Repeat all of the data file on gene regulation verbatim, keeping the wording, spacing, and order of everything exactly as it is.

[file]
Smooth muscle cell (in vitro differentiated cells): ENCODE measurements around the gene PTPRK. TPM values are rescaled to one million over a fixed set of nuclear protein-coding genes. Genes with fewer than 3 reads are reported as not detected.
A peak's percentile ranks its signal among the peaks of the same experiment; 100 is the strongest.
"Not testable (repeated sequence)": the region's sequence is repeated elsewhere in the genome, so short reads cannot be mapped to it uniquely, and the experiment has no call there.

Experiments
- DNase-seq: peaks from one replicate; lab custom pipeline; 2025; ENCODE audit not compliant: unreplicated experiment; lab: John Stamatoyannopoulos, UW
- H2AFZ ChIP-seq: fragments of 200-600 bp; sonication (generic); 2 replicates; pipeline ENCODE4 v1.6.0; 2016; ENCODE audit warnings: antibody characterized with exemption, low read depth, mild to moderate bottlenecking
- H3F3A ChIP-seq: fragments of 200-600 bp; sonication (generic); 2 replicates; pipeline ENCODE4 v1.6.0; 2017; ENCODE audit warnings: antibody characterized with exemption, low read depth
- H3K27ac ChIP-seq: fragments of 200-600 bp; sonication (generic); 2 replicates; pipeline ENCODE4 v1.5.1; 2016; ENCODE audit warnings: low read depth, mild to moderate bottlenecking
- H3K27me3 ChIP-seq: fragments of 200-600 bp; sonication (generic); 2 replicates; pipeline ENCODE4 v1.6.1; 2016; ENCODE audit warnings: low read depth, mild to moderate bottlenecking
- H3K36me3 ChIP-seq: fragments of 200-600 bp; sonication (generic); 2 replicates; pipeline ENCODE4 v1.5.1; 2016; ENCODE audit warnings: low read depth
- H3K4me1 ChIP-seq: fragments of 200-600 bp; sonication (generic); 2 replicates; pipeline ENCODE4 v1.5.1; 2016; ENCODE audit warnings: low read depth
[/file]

Smooth muscle cell (in vitro differentiated cells): ENCODE measurements around the gene PTPRK. TPM values are rescaled to one million over a fixed set of nuclear protein-coding genes. Genes with fewer than 3 reads are reported as not detected.
A peak's percentile ranks its signal among the peaks of the same experiment; 100 is the strongest.
"Not testable (repeated sequence)": the region's sequence is repeated elsewhere in the genome, so short reads cannot be mapped to it uniquely, and the experiment has no call there.

Experiments
- DNase-seq: peaks from one replicate; lab custom pipeline; 2025; ENCODE audit not compliant: unreplicated experiment; lab: John Stamatoyannopoulos, UW
- H2AFZ ChIP-seq: fragments of 200-600 bp; sonication (generic); 2 replicates; pipeline ENCODE4 v1.6.0; 2016; ENCODE audit warnings: antibody characterized with exemption, low read depth, mild to moderate bottlenecking
- H3F3A ChIP-seq: fragments of 200-600 bp; sonication (generic); 2 replicates; pipeline ENCODE4 v1.6.0; 2017; ENCODE audit warnings: antibody characterized with exemption, low read depth
- H3K27ac ChIP-seq: fragments of 200-600 bp; sonication (generic); 2 replicates; pipeline ENCODE4 v1.5.1; 2016; ENCODE audit warnings: low read depth, mild to moderate bottlenecking
- H3K27me3 ChIP-seq: fragments of 200-600 bp; sonication (generic); 2 replicates; pipeline ENCODE4 v1.6.1; 2016; ENCODE audit warnings: low read depth, mild to moderate bottlenecking
- H3K36me3 ChIP-seq: fragments of 200-600 bp; sonication (generic); 2 replicates; pipeline ENCODE4 v1.5.1; 2016; ENCODE audit warnings: low read depth
- H3K4me1 ChIP-seq: fragments of 200-600 bp; sonication (generic); 2 replicates; pipeline ENCODE4 v1.5.1; 2016; ENCODE audit warnings: low read depth